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Update from Cllr Roberto Quintas Ward 74 Hout Bay & Llandudno

Update from Cllr Roberto Quintas Ward 74 Hout Bay & Llandudno

A Word to the Ward

We are now halfway through 2023, which warrants some reflection and, of course, looking forward. In the year so far, Hout Bay has already been showcased through hosting races, runs, and a multitude of other events, both large and small. These have drawn visitors from across Cape Town and further afield to our beautiful Bay. Although our little valley is at times confronted with great challenges, it remains one of the most picturesque and vibrant places to visit in Cape Town.

Some large, multi-stakeholder projects have been undertaken in the Hout Bay catchment in our efforts to tackle pollution sources, keeping the Bay beautiful and further enhancing its appeal. I’m pleased to report that the immediate and short-term wastewater and stormwater management programs have already made meaningful improvements. I’d like to thank all involved in the massive collective effort to clean up the Disa River, namely the Hout Bay Catchment Forum and its associated groups, including the Friends of the River Association, Ratepayers Association, NGOAS and key City of Cape Town departments and their dedicated officials.

One monumental intervention has been the construction of a concrete “outer ring road” in Imizamo Yethu. This new road has not only paved the way for greater access for public service vehicles, but has also facilitated improved access to dignified sanitation through the installation of full-flush toilets and wash basins.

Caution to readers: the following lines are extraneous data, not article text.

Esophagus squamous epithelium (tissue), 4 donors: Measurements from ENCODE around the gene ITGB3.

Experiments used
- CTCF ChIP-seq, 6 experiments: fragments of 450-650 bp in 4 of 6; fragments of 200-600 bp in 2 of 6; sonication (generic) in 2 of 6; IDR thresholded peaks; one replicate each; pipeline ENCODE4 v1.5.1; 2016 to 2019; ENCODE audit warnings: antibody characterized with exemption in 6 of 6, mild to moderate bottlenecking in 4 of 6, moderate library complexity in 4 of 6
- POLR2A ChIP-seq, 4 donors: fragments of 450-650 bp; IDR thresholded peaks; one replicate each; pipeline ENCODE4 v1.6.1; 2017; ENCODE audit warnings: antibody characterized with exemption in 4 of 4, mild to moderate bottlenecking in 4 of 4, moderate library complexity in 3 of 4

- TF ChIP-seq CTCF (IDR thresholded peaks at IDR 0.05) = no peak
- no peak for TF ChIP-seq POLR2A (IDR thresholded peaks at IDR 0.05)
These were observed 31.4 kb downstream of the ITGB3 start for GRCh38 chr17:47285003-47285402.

I’m particularly pleased to have seen first-hand how the rollout of new, innovative rubbish bins has created a striking improvement to the general cleanliness at the top of Molokoane Street. The bins are the product of years of collaborative work between the City of Cape Town, the Cape Peninsula University of Technology, and residents of informal settlements. Their unique design addresses the challenges of managing waste in informal settlements, including space shortages, odours, pests and stray animals, as well as high levels of bin theft and bin vandalism.

Not only do these interventions substantively improve the quality of life for residents of IY, but also vastly reduce instances of sewer blockages and overflows, and by extension, negative impacts on our natural environment.

Possibly the most exciting development recently was my meeting with the National Departments of Public Works and Infrastructure; and Forestry, Fisheries and Environment; along with officials representing all spheres of government, to at very long last commit to transforming the Hout Bay harbour from its current derelict state into a thriving hub of social, cultural – and crucially, economic – prosperity. I have been waiting for this opportunity for 7 years – to sit around a table and share with the custodians of the asset my vision of a reimagined Hout Bay harbour. It was unprecedented to experience politicians from multiple parties, officials from different departments and across different spheres of government, to all agree that the Hout Bay harbour would benefit from investment and land use planning and zoning, and by doing so create jobs for our communities and an authentic small boat harbour development of which we could all be immensely proud.

Unfortunately, the long anticipated installation of the Bethel Crossing Bridge has suffered a setback. I am determined to still see that project to completion, albeit on a delayed timeline.

Working together as communities, investing in our natural assets and our infrastructure, we can keep Hout Bay moving forward towards being what I have always hoped it to be: the most unique southern suburb of the Atlantic Seaboard.

Cllr Roberto Quintas

Ward 74 Hout Bay & Llandudno

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